Though the 18 percent jump boosted the paper worth of Google shareholders and insiders, it also raised questions about the effectiveness of the unorthodox auction, which was designed to gauge true demand and set a rational price that wouldn't be subject to big swings.
From The Economist:
    However inept Google’s handling of the IPO has been, there are many with an interest in seeing its innovative auction fail. The usual IPO process involves a group of investment banks building interest among their institutional clients (pension and mutual funds, insurance companies and the like) and setting a price that, they hope, will give those clients a decent return on their money. Google wanted to bypass this process for two reasons: so it could open its flotation from the start to a broad base of individual shareholders; and to avoid the “pop” (sudden price rise once trading starts) that often comes with bank-priced IPOs. But the strategy seems to have backfired: a policy of offering low or no sales commissions left brokers with little incentive to push the shares, and with the $15 price rise on the first day of trading the shares got a sharp pop anyway.
And from the San Jose Mercury News:
    Yet today, having bettered [a $20B market cap] by a considerable margin in its IPO, Google is beset by second-guessers -- including people with distinct axes to grind -- who are calling the exercise a failure.

    Google's management certainly did screw up in some ways. But overall, this IPO was a success. Don't let the naysayers, especially the Wall Street crowd, tell you otherwise.

    The most important element of the success was the auction, which Google forced down the throats of investment bankers. Under the cozy old system, the bankers would set the price of hot IPO stocks grossly low and make sure their friends and favored clients got shares at the offering price, which they could then unload for fat profits.

    This time, the company got the money, except for some relatively low fees to the banks. The stock had a modest ... first-day rise anyway, but the people profiting from that were those who bid in the public auction process, not insiders.

Thursday, August 19, 2004

Bug me again?

Xeni Jardin reports that BugMeNot, a site for bypassing registration requirements on news sites, appears to have been taken down. Unfortunate if true.

Update: Apparently, the hosting company for BugMeNot turned off the site, but the developers of the tool appear to be looking for a new host so they can get the service back up.

Update: And BugMeNot is back again. Glad to hear it.

Update: A Wired article on the whole saga.

Wednesday, August 18, 2004

Recall Toolbar

The Recall Toolbar, a clever variation of Seruku and other applications that maintain a searchable index of every web page you've ever seen. [via Searchblog]

Google: Now comes the hard part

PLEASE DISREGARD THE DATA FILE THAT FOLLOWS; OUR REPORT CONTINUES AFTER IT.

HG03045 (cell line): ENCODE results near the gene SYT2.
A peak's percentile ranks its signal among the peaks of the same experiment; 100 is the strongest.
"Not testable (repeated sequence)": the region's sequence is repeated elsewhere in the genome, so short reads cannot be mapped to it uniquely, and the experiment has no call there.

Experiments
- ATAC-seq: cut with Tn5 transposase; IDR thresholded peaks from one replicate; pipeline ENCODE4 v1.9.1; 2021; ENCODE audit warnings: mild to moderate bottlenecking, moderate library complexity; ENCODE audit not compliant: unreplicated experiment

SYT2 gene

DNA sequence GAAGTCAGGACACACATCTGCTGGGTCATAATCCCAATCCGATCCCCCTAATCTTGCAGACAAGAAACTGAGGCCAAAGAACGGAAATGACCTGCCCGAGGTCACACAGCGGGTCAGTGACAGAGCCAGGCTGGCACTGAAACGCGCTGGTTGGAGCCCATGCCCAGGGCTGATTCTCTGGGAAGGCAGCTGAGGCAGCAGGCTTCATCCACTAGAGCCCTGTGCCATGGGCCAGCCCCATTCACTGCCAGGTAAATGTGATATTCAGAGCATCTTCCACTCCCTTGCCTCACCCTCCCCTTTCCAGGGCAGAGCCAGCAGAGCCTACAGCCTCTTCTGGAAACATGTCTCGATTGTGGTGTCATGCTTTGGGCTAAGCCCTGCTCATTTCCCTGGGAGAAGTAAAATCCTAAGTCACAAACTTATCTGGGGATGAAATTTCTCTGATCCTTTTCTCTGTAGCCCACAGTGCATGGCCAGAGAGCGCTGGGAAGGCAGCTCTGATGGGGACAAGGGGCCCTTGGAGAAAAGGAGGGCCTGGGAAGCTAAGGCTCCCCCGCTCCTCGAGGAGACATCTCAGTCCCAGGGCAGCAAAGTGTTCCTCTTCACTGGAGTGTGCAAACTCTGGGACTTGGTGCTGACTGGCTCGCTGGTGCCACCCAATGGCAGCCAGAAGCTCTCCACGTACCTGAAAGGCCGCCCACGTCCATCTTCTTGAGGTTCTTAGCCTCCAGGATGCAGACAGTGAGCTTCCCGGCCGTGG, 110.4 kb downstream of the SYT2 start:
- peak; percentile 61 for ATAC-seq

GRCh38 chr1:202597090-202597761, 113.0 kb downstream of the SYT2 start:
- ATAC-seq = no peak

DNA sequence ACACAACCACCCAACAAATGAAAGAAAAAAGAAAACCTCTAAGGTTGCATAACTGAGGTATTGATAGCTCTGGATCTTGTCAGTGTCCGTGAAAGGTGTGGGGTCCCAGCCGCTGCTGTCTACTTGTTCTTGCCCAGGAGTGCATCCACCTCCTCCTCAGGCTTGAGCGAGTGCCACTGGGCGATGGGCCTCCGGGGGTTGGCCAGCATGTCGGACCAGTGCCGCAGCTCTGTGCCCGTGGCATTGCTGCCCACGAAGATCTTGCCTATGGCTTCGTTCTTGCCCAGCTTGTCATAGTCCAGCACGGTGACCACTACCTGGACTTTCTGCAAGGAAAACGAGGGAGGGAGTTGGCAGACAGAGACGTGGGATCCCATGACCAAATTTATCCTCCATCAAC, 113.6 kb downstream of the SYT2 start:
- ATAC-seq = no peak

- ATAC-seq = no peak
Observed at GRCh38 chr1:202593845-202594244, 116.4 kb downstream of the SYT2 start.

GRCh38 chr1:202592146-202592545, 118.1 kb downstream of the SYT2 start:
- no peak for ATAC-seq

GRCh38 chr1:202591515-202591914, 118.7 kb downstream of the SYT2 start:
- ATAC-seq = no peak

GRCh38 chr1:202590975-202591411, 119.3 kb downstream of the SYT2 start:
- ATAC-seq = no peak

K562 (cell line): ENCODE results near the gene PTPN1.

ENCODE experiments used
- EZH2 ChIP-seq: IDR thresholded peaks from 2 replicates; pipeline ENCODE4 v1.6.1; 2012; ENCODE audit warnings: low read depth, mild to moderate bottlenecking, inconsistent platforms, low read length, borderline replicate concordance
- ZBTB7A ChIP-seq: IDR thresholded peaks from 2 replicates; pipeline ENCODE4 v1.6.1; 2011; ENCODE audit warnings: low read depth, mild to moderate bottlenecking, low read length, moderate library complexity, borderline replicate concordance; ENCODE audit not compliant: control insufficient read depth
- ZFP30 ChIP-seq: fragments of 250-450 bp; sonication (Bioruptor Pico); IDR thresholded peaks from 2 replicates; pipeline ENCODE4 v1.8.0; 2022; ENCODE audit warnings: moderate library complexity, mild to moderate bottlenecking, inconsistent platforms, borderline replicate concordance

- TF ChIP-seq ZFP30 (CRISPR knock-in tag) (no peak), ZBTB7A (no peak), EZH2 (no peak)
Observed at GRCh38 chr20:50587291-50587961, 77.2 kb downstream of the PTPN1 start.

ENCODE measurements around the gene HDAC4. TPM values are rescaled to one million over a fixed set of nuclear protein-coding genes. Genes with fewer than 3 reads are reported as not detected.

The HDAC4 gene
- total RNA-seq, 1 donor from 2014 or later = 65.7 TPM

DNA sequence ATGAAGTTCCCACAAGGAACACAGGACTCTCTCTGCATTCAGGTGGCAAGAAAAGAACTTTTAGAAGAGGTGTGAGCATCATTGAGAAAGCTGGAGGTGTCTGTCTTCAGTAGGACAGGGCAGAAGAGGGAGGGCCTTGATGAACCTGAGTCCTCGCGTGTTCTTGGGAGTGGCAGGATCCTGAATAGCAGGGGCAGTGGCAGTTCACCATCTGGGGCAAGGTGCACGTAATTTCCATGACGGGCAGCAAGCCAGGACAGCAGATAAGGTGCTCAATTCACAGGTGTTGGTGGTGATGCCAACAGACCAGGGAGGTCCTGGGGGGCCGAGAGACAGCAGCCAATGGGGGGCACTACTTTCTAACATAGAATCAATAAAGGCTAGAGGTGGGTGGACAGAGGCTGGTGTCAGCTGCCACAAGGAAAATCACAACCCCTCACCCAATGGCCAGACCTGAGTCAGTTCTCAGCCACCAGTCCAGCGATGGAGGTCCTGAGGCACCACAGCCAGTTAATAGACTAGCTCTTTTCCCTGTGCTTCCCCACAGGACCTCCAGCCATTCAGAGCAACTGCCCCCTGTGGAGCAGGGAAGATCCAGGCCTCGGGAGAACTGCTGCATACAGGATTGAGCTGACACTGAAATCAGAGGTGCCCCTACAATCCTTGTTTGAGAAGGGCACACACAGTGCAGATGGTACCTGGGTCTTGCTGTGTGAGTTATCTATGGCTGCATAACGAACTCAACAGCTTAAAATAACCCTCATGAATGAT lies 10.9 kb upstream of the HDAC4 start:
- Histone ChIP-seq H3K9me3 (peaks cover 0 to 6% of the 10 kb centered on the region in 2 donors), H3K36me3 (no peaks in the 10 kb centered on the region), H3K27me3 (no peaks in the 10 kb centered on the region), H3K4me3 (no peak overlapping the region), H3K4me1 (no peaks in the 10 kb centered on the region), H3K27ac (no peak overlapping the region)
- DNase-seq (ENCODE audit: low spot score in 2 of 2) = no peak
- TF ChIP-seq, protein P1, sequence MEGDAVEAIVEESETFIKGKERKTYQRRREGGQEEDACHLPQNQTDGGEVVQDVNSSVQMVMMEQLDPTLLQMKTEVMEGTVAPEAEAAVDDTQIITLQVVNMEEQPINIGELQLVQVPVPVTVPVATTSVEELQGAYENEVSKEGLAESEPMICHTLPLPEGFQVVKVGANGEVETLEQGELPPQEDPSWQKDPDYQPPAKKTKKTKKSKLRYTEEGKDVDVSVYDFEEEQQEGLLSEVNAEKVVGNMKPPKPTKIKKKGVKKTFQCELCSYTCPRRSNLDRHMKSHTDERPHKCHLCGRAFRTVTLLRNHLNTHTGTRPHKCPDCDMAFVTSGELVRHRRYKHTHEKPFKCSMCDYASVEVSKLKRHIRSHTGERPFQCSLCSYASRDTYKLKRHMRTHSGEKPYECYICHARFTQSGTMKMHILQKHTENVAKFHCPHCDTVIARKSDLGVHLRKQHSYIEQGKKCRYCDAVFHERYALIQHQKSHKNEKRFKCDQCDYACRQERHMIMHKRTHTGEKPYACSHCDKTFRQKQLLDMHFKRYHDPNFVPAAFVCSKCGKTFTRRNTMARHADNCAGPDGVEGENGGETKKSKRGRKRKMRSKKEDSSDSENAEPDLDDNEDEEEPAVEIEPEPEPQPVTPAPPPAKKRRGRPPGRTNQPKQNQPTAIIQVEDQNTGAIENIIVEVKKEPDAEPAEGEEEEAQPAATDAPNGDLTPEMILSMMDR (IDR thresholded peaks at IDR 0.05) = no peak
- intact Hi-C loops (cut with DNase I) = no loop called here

An oddly negative NYT article on competing with Google:
    Most industry analysts and search engine experts say that Google arrived at its current position by offering more relevant search results than its rivals could, with a vast cache of Web pages and a stripped-down site that does not distract users. The question being debated by analysts and executives is whether the company will be able to use its technological resources to protect that position after it goes public.

    Google has been forced to place bets on certain technologies, and some industry executives argue that if the company has bet wrong, it is likely to find itself vulnerable.
True, but Google is in a fairly good position, with an incredible team and track record of innovation.

The article holds out personalized search as an opportunity to unseat Google, but then just as quickly snatches it away:
    There are some indications that the major search engines - Google, Yahoo and Microsoft - are all betting on personalization, the idea that collecting user information and tracking the Web sites a user visits can create more precisely tailored search results.

    But [Raul] Valdez-Perez [CEO of Vivisimo] argued that personalization efforts were likely to fail. "The problem is that everything you type will return an overload of information," he said. "Companies such as ours are betting on new ways to organize information."
While it's obviously in Raul's interests to argue against personalized search -- Vivisimo's (admittedly very cool) clustering technology doesn't involve personalization -- his argument is nonsense. The entire point of personalization is to provide focus in the overload of information. If search results are personalized to your interests, you'll see fewer irrelevant results, not more.

The article ends by claiming that Google has been unsuccessful outside of web search:
    So far the company has not had proven success with services like e-mail, catalogs, personalized searches, news and wireless search services.
C'mon, this is just silly. GMail has been an enormous phenomenon that has changed the face of free e-mail by causing all other free e-mail providers to increase their offerings to match. Google News (while not as compelling as one super-nifty-cool news site) gets an incredible amount of traffic after only about two years in service. Yes, Google has proven success with services outside of web search.

Gigablast is growing